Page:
A week or so ago, on the Diane Rehm show, Barbara Bradley Hagerty talked about her new book, Fingerprints of God. It was a fascinating interview, but one point stuck out for me – and it wasn’t the focus of her book or the interview. They began talking about prayer and its power and the fact that many people believe so hardily and heartily in the power of prayer that if they go to church and pray their hearts out – and then get sick (as in terminally or chronically very sick) – they are left with a feeling that they didn’t pray hard enough. Because there understanding is that if they were doing it right, they would be okay. They take it on as their own fault.
How often do events happen that we, humans, take responsibility for, bear the burden for – when in fact it might not be ours at all?
There is a sweet philosophy floating around these days. It says that if you think positively and reach for good thoughts, Good will come to you. There’s a dangerous promise there, though, because we are left with the responsibility of thinking good enough thoughts. So, what happens when we think ‘good’ and get ‘shit’? Did we do it wrong? I mean, who else could possibly be to blame? What if we just can’t think purely positively? We didn’t do it right, we didn’t do it enough. It’s our fault that we didn’t get what we wanted.
This used to be me. In fact, I started writing this post – from the sentence above this and up – last week and I was living every word of it. I was struggling and blaming myself about a lot of things…particularly the writing of my book which wasn’t going so well, compounded by the fact that the big-time, big-house editor had a chunk of it and was remaining silent.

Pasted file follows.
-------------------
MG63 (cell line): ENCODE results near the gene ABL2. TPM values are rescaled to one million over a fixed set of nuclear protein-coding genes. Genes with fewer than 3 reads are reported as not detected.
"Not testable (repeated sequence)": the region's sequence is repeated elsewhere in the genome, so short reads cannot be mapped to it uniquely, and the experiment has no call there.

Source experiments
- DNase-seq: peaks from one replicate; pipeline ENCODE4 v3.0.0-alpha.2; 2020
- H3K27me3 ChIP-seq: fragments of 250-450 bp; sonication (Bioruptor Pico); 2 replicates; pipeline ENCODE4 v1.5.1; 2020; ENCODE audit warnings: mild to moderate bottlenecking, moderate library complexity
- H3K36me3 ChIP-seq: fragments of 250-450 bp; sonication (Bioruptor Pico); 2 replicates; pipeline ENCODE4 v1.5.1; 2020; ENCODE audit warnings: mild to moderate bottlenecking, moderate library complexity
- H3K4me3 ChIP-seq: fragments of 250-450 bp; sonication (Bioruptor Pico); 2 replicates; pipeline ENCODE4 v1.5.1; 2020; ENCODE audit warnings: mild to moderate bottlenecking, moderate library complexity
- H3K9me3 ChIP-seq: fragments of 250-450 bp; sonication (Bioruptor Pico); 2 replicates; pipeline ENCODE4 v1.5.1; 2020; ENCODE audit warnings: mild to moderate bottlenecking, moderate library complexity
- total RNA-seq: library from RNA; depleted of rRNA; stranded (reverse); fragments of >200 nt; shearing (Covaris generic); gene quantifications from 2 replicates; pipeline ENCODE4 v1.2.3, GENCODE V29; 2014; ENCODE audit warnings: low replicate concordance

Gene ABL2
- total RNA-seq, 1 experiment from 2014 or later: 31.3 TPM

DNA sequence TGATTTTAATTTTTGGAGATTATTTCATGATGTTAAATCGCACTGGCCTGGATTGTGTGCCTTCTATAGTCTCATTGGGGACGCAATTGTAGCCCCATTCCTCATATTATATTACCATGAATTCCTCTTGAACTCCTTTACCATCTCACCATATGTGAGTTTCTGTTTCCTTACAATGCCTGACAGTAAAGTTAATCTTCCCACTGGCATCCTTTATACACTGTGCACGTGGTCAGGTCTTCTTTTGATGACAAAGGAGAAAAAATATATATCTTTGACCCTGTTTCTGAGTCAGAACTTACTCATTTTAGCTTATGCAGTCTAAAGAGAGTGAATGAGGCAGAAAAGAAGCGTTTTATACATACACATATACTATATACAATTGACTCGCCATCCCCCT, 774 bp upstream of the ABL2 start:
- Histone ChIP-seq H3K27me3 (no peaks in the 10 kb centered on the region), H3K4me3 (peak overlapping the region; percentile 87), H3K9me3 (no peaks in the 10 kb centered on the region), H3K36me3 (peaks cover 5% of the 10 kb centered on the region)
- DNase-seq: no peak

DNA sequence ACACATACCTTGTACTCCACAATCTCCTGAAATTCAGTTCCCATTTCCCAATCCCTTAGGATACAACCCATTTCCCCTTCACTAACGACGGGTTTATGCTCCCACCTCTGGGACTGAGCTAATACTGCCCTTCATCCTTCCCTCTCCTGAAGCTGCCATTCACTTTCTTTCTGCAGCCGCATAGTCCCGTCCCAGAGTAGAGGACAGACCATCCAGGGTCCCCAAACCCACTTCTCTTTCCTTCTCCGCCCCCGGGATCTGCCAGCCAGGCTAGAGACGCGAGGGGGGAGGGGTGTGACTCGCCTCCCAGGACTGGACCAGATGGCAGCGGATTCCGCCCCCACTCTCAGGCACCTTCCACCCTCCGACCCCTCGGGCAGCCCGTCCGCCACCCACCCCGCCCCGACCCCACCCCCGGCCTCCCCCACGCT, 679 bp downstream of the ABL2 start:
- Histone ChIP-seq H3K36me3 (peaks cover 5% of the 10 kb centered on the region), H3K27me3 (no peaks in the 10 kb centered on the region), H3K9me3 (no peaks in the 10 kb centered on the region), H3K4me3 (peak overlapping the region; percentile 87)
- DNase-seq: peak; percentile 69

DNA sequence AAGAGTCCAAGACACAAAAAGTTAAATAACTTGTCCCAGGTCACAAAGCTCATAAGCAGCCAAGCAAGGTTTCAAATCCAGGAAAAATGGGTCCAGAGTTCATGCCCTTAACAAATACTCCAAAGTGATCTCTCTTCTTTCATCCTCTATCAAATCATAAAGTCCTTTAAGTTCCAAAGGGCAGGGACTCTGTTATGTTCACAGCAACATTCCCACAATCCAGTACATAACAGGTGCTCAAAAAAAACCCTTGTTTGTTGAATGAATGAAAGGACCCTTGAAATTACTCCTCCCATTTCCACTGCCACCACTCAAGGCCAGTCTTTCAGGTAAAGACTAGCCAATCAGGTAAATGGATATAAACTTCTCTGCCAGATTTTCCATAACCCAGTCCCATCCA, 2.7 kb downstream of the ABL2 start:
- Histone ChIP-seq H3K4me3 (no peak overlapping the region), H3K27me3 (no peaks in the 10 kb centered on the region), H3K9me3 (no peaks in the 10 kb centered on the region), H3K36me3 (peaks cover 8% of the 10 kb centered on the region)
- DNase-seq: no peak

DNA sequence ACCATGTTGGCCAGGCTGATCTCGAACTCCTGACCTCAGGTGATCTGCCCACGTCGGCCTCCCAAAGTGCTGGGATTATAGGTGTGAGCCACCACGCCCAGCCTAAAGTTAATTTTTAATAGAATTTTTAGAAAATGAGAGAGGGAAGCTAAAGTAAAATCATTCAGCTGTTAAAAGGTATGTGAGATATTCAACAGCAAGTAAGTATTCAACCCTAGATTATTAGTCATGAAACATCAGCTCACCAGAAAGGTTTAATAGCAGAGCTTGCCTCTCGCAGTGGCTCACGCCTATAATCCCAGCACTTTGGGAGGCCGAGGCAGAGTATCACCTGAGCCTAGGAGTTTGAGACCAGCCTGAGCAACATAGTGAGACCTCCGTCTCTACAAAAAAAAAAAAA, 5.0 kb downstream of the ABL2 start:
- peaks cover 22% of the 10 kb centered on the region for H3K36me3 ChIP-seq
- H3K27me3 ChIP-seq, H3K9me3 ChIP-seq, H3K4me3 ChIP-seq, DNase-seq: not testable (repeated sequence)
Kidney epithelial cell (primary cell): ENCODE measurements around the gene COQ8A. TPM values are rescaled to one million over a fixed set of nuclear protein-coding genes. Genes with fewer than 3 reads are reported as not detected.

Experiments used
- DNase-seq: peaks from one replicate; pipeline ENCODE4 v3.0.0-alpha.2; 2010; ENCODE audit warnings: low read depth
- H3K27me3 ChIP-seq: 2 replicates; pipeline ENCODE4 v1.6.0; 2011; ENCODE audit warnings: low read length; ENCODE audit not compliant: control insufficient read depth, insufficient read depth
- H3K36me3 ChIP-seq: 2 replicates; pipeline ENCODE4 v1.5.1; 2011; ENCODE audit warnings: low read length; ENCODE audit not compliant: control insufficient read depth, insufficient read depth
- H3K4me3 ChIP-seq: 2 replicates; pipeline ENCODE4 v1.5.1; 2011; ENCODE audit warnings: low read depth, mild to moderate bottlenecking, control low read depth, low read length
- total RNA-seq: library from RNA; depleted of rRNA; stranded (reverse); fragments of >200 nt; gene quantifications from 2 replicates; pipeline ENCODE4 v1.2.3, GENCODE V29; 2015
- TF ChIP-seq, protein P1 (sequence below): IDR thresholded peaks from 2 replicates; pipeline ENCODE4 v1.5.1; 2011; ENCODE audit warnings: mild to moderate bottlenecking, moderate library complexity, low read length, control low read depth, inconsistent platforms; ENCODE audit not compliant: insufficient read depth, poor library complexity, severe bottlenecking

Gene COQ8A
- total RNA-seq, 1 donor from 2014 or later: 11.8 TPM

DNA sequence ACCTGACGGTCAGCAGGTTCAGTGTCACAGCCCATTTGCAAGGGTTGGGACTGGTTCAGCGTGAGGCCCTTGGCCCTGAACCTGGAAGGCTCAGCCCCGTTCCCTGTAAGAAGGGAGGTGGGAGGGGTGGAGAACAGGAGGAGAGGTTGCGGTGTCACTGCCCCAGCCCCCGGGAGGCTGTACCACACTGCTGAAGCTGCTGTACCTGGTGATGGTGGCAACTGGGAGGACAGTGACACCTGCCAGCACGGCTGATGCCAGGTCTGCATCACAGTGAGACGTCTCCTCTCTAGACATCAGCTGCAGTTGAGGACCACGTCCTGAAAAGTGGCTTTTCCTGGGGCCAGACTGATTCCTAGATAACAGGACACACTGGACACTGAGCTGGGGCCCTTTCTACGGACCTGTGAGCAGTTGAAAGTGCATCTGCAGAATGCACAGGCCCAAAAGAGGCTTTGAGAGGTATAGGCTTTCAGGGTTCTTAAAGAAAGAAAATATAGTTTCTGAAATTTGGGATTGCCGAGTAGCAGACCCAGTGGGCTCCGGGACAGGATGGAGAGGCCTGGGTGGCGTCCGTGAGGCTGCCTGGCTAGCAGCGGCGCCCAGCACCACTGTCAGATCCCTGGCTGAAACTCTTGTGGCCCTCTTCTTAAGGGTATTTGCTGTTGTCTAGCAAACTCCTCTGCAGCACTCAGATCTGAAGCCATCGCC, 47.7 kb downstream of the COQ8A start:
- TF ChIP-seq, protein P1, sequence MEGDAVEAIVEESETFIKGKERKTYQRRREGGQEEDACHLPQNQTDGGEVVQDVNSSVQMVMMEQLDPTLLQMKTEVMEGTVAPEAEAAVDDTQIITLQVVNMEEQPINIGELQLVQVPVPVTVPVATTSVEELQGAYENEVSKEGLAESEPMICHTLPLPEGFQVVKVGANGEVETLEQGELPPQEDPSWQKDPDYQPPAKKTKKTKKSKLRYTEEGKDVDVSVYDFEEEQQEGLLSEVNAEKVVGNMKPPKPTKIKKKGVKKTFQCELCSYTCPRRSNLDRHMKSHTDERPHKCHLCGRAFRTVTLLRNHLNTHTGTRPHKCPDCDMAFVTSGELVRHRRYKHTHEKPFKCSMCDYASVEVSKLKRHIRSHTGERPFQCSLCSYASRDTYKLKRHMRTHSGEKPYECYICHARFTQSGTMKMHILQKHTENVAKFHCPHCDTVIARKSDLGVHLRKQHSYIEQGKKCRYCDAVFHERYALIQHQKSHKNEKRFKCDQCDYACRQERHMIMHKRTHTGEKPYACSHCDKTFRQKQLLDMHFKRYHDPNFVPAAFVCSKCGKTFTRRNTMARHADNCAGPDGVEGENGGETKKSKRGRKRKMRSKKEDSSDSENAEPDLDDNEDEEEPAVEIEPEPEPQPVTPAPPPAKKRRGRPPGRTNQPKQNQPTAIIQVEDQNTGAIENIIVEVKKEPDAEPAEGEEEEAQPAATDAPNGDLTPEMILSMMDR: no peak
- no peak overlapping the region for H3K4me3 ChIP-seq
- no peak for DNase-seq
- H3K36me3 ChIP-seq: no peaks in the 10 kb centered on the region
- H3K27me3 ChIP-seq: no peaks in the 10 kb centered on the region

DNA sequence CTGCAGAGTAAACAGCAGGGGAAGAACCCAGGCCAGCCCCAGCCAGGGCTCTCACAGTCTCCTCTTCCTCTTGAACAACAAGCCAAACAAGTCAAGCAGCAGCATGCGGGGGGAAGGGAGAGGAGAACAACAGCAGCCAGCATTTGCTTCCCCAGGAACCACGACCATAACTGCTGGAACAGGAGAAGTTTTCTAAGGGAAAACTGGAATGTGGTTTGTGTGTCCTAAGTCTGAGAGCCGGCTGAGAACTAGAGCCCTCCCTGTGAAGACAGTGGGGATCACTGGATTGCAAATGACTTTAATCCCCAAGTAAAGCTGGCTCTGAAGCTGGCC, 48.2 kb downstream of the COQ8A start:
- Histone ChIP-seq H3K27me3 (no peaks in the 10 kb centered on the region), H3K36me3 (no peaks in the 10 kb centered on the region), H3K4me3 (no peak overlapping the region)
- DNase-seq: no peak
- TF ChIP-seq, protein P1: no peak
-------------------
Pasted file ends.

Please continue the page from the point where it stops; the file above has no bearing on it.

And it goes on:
And then I had this epiphany. A real one, if you can believe it. I was talking to this incredible woman (whole other long story) and I told her that I thought I was addicted to pain and suffering. I believed that I was gifted (no kidding) with the tortured artist’s gene of despair and angst.
She said, “I’ve never met anyone who’s addicted to pain and suffering. You aren’t really.”
“Oh,” but I said, “I really am. Even when things are going really well, I freak myself out and get all upset…” and then it started to hit me “…and I tell the people close to me…” holy crap, really? “…so that they’ll make me feel better…” wah huh? “…Oh my god. I. Want. To. Feel. Good. I like it. It’s been my M.O. all along.”
Life as I thought I knew it has ended. Officially. Armed with this knowledge, I’m incapable of making myself miserable.
I have proof:
Two days ago, I got an email from said big-time, big-house, Editor…she doesn’t like or want my book.
I cried, I was sad. I’m still human, after all…I think. I shared the news with some key friends & colleagues who were stunning in their responses. But I never even went near the pit of despair that would’ve typically beckoned me inside: I worried too much, I wasn’t inspired enough, I let negativity creep in…and that’s why this tragedy happened. I did it wrong. I deserve the shit, every splatter.
Um, yeah. Of course, you did it wrong, you doofus. But not the wanting it or positivity or ‘prayer’ – it just wasn’t right. The book will be better if I do this (more on that later too) – it’ll be more me. And maybe she isn’t my Editor. And…and…and…. Alas, this is a growth process, this writing thing, and it’s meant to be savored and explored. It’s delightful.
I woke up yesterday excited, inspired…I read the Editor’s email again and opportunity was all I could se for miles and miles. I owned my part, made decisions, felt good.
Today? Even better…woke up at 4am…had to start writing.
Why am I telling you this? At least one of you will find it inspirational to know that change – magnificent, profound change – is possible. And that it isn’t our fault when things don’t go as we’d hoped. We really do the best that we can. Sometimes, we feel good, sometimes we feel bad…sometimes it doesn’t matter.
I’m not down and I’m not out. It’s a flipping miracle.
Image courtesy of Jon Hanson